I am writing an Java application that is using OAuth to authentificate against a server API. The server is offering the OAuth secrets for users to copy from its website.

Because each request needs the secrets I wanted to store them in a password protected file with a new password so they don't have to be entered every time.
In addition to that the user should have to enter this new password only once each session so it has to be stored somehow.

Is it safe to keep the password for the secret file in memory during the whole user session? What are possible dangers of doing so?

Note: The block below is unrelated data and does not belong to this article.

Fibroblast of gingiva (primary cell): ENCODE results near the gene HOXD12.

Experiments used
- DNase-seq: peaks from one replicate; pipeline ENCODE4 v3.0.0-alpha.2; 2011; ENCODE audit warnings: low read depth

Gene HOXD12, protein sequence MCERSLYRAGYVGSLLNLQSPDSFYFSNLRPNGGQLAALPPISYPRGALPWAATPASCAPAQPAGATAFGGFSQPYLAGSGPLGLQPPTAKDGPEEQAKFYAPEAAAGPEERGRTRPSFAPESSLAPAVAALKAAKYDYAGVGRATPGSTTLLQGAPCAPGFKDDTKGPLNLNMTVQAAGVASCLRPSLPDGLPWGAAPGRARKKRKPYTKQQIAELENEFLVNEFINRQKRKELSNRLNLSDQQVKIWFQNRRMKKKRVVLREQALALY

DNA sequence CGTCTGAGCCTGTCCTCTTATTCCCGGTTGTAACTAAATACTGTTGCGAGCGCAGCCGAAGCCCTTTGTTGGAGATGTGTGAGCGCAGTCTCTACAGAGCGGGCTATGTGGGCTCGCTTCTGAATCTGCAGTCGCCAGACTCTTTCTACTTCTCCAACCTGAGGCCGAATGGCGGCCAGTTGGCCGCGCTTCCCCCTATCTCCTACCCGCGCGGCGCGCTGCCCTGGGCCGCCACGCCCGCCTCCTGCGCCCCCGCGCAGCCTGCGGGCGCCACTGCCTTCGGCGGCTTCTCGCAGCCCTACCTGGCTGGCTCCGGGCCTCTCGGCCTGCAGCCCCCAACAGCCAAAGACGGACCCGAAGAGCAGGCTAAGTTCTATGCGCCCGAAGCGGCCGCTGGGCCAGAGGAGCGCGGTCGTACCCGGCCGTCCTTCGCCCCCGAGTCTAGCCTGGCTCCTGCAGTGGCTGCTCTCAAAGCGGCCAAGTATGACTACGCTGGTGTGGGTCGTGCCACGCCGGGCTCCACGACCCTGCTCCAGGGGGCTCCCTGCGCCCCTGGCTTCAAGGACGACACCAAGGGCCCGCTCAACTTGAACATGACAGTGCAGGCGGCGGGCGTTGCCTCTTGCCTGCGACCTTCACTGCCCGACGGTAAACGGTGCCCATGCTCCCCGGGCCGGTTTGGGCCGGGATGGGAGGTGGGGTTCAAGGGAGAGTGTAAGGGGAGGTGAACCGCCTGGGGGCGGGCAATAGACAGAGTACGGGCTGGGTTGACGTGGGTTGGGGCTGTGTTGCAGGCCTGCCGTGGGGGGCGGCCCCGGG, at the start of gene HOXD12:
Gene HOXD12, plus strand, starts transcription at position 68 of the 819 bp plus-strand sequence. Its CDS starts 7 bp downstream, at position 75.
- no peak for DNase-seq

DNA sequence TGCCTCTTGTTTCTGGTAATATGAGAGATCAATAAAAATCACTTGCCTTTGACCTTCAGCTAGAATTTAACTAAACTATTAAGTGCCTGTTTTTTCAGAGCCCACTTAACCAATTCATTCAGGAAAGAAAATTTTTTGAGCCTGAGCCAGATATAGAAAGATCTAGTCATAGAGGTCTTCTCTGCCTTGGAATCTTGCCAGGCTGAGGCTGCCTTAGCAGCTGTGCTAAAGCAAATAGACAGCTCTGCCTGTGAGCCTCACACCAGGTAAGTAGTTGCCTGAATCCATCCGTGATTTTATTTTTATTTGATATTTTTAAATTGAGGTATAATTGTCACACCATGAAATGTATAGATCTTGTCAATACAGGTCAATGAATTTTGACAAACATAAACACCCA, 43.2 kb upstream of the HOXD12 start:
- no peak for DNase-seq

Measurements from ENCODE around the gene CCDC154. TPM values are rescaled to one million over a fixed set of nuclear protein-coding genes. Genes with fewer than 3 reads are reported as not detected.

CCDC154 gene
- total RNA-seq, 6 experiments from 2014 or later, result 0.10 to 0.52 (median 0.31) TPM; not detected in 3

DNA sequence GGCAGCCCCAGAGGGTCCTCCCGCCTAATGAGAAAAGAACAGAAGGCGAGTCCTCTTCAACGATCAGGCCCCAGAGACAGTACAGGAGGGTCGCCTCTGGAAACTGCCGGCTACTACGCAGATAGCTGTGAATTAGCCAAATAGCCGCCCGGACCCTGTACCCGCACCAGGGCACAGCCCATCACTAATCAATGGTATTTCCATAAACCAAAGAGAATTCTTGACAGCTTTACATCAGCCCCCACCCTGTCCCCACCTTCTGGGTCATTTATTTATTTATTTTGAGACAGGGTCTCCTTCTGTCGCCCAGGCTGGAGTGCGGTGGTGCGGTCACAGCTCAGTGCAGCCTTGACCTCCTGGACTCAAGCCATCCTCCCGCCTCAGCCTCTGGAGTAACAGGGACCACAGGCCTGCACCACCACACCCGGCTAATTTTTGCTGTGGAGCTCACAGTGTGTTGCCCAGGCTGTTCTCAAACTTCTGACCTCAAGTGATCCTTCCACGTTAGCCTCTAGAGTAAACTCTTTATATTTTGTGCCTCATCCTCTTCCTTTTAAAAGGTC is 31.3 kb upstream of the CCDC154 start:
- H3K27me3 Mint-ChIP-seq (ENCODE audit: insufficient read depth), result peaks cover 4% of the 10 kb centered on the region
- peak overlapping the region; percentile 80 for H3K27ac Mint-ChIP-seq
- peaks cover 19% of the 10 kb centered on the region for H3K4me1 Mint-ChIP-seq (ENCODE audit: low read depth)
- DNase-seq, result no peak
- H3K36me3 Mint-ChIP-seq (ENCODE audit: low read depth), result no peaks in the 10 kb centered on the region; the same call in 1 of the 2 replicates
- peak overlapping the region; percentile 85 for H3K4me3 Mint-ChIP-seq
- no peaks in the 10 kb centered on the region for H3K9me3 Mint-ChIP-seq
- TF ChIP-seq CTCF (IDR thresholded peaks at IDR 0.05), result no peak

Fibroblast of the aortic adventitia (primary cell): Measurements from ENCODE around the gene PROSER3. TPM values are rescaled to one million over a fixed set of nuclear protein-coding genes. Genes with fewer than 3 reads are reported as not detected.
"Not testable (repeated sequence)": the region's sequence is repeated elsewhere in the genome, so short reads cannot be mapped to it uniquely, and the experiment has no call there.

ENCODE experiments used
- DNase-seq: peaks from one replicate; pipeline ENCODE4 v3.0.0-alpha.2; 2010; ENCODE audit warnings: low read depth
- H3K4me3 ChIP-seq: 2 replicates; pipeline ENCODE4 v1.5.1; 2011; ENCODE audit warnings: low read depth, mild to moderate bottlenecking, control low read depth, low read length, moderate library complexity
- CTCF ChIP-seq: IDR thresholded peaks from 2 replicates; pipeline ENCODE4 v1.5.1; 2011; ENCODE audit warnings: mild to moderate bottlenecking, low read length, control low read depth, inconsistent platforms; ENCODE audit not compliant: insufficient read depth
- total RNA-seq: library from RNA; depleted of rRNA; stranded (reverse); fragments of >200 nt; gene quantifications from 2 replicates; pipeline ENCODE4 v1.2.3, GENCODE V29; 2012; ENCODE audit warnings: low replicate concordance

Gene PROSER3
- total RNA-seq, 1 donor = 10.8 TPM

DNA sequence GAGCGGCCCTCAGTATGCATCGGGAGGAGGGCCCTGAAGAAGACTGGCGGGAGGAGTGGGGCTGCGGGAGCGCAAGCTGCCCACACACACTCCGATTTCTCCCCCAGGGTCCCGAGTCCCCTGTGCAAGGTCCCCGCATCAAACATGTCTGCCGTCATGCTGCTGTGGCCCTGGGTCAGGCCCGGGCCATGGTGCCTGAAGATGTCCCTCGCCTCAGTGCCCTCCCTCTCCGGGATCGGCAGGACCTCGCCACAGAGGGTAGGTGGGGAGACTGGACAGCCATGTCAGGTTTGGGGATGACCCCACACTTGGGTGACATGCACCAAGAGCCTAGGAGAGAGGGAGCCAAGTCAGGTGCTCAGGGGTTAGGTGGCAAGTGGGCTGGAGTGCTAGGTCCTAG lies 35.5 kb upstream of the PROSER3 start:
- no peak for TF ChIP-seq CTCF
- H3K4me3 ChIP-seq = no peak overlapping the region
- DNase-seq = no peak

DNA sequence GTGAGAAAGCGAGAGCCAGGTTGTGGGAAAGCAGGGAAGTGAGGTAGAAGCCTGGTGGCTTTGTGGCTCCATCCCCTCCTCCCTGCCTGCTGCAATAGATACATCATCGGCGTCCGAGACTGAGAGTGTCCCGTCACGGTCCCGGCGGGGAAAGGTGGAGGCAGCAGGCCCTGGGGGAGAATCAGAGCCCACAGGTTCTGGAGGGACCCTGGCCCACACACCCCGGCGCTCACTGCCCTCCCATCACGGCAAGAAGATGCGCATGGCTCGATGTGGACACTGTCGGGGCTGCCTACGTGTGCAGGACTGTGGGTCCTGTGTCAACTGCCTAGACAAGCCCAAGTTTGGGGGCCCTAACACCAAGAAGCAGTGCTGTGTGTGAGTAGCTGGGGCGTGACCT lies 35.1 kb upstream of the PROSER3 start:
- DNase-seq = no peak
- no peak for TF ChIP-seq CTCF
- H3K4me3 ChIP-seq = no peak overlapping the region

• 2
    From your description you don't need to store the password, just the tokens returned from the OAuth authentication request. I would recommend re-wording your question, because it is not about passwords, it is about OAuth tokens. – Scott Chamberlain Mar 21 '16 at 16:24
  • I didn't mean the user's password for the API's service but a new, local password which is only used for de/encrypting the file containing the secrets – Simoon Mar 21 '16 at 16:39
  • 1
    @ScottChamberlain, replace "password" with "random cryptographic key" and then you see what the OP is meaning. As for the actual question: standard dangers of software based encryption apply, no more no less. (-> ensure the key never gets swapped out to the drive and hope the attacker doesn't have root access and you should be fine) – SEJPM Mar 21 '16 at 17:20

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